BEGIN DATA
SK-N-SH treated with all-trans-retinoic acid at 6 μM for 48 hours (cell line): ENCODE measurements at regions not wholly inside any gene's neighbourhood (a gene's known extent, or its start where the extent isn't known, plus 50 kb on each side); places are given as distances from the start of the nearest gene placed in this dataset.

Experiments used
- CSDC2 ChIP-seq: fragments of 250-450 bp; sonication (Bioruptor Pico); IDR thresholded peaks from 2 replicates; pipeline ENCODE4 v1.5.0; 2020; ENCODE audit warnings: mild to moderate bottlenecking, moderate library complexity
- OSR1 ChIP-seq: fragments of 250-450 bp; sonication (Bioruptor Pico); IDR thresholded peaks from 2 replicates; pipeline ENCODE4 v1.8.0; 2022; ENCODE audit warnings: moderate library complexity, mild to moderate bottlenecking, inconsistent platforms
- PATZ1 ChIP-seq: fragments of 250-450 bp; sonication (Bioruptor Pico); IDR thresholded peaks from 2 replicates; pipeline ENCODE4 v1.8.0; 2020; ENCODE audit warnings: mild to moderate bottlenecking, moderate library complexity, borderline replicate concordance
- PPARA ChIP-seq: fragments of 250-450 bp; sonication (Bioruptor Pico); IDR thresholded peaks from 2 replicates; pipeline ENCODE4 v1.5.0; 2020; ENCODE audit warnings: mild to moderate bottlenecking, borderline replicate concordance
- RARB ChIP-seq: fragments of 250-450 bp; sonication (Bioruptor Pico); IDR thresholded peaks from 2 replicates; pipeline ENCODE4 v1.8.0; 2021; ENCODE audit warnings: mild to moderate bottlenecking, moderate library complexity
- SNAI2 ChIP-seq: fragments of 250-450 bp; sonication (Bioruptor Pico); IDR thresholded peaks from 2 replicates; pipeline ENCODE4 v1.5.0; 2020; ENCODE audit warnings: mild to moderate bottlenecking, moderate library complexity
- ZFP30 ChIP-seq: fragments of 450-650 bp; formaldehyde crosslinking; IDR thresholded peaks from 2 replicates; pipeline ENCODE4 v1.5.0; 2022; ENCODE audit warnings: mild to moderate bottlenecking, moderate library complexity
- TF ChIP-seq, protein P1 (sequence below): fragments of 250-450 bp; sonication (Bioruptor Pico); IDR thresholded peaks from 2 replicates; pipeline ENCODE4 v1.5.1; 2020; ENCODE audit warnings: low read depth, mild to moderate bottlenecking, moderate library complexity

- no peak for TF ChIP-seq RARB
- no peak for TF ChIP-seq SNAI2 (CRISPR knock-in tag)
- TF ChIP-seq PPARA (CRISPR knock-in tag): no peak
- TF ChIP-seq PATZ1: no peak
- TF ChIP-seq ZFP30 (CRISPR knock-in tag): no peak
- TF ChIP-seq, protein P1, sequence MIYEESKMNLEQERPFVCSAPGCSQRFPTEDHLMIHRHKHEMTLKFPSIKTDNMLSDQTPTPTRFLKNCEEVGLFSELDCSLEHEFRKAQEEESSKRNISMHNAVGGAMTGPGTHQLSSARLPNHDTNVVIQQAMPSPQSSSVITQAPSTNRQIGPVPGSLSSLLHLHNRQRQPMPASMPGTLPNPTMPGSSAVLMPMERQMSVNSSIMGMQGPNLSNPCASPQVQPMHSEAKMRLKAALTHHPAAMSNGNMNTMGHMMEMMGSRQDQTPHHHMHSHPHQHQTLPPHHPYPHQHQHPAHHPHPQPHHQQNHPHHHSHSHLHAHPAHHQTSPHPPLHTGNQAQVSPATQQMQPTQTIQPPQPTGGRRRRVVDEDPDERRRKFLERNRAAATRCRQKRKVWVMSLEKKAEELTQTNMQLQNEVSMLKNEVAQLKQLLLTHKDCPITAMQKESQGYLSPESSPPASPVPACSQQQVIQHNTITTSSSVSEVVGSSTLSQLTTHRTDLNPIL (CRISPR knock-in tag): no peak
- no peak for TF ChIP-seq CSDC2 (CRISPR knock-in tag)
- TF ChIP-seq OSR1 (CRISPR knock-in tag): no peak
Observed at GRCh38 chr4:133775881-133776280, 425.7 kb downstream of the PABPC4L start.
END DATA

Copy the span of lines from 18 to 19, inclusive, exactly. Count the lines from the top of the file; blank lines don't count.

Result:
- TF ChIP-seq OSR1 (CRISPR knock-in tag): no peak
Observed at GRCh38 chr4:133775881-133776280, 425.7 kb downstream of the PABPC4L start.